Running Backs I like
Matt Forte at his ADP of 1.12 (12): I love Forte at this spot in PPR leagues. The Bears have revamped their dreadful Offensive Line and their new running back friendly scheme should boost Forte’s value in PPR leagues.
David Wilson at his ADP of 3.11 (35): I’m buying into the hype. Wilson has electric speed and not much competition in the Giants backfield now that Andre Brown is hurt. His upside is huge! If Wilson can stay out of Coughlin’s doghouse (blitz pickups and no fumbles please) he has the potential of being a top 5 fantasy back.
Joique Bell at his ADP of 12.2 (145): Bell is a better, more dynamic runner than Mikel Leshoure. Reggie Bush is slotted for a big role in the Lions’ offense this season, but he has injury issues. I love the value of picking Bell as a late round flyer. If a few things break his way, he has a lot of upside.
Running Backs I dislike
Arian Foster at his ADP of 1.6 (6): I am not denying that Foster is a fantasy stud. He should render RB1 numbers for your team. I just don’t like him as a first half of the first round pick. His floor is somewhat low due to his injury status (word is, he will be eased into his normal featured role) and the fact that he has such a talented backup in Ben Tate.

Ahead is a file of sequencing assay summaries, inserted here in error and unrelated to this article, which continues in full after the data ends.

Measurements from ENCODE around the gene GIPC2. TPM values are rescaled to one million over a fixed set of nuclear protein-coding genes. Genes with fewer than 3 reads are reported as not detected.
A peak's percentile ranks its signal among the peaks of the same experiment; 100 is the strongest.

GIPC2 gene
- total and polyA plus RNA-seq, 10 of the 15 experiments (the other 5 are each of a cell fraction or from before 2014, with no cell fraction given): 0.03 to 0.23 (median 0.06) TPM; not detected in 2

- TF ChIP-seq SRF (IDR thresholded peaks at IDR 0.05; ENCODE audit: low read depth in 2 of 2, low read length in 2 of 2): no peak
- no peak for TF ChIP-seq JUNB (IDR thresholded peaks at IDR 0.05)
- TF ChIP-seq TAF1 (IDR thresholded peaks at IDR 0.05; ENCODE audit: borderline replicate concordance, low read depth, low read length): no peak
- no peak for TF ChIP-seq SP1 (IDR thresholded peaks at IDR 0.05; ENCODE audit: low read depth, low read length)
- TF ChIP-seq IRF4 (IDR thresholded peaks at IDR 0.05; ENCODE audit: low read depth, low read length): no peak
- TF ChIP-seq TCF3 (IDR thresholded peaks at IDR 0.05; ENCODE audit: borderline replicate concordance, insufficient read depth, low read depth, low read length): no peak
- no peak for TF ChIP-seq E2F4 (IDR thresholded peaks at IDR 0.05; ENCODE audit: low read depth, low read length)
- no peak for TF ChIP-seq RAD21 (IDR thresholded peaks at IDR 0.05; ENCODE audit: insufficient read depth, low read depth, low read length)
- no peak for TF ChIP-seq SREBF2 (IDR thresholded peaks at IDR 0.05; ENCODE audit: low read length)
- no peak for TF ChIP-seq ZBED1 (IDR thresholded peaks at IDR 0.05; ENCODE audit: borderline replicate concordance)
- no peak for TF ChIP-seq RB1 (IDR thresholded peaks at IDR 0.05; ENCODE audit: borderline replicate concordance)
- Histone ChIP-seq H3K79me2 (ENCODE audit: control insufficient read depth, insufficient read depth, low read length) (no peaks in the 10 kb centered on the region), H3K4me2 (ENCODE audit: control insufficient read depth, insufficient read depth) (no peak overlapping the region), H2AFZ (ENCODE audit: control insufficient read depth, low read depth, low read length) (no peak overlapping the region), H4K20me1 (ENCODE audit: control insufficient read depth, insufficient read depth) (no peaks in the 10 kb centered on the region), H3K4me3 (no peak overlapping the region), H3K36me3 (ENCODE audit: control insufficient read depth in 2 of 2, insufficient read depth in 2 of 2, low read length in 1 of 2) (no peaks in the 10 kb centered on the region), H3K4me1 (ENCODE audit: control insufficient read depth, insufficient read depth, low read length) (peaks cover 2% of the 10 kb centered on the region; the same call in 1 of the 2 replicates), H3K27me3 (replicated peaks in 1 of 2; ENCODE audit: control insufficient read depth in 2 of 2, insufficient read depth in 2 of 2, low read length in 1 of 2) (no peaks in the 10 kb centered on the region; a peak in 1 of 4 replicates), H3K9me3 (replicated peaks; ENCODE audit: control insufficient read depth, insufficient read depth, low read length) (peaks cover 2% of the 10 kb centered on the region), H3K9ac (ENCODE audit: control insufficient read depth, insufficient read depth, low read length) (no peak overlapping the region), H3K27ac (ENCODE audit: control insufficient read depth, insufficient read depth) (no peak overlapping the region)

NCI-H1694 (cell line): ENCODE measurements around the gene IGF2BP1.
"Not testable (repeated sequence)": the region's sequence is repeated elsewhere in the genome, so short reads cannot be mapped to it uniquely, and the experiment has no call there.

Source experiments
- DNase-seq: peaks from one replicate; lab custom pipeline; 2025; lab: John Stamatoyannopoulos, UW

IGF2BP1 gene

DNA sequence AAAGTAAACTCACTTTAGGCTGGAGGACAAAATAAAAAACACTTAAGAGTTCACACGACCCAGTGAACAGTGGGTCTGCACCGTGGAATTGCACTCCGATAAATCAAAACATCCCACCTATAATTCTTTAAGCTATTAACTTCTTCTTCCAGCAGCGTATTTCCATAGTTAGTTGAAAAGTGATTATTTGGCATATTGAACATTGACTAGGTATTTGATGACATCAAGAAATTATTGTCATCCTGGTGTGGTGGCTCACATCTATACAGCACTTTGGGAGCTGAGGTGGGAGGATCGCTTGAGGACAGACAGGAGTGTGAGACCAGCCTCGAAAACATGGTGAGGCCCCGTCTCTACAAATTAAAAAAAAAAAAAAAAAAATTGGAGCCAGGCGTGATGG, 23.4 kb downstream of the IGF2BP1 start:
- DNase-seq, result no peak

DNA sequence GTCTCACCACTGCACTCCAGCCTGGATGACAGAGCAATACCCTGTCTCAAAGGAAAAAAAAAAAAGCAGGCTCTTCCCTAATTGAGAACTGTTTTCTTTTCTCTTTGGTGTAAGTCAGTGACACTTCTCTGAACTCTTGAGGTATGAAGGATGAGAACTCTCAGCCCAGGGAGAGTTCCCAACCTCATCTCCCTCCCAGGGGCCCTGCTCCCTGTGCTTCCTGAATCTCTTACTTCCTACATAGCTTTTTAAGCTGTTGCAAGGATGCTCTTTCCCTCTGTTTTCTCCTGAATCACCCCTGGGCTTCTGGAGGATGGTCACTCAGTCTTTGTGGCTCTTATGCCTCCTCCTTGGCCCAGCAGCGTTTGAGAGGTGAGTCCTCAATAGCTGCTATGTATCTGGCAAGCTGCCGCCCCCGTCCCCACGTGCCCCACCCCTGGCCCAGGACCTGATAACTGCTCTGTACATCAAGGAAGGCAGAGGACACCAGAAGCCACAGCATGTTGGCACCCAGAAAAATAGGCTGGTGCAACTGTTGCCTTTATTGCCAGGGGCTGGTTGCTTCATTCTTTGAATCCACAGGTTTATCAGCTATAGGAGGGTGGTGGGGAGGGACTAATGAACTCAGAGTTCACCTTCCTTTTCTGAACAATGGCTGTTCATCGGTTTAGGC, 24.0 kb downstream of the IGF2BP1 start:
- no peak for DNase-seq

Darren McFadden at his ADP of 3.12 (36): He is injury prone, his team is horrible and he struggled last year. Spare yourself the headaches, let someone else draft him.
Shane Vereen at his ADP of 5.8 (56): He is a dynamic playmaker, but I don’t like drafting an unproven 3rd down back as my RB3. I don’t buy into the idea that he is going to “inherit Hernandez’ stats”. I like his talent, but the price is too steep.
The NFL has clearly become a passing league. Quarterbacks and receivers are overly protected, passing records are being shattered and quality fantasy wide receivers are everywhere. This means that you can wait on Wide Receivers in your draft AFTER YOU PICK YOUR FIRST ONE. My top tier WR’s consists of 8 players:
- Calvin Johnson
- A.J Green
- Dez Bryant
- Demariyus Thomas
- Brandon Marshall
- Julio Jones
- Andre Johnson
- Larry Fitzgerald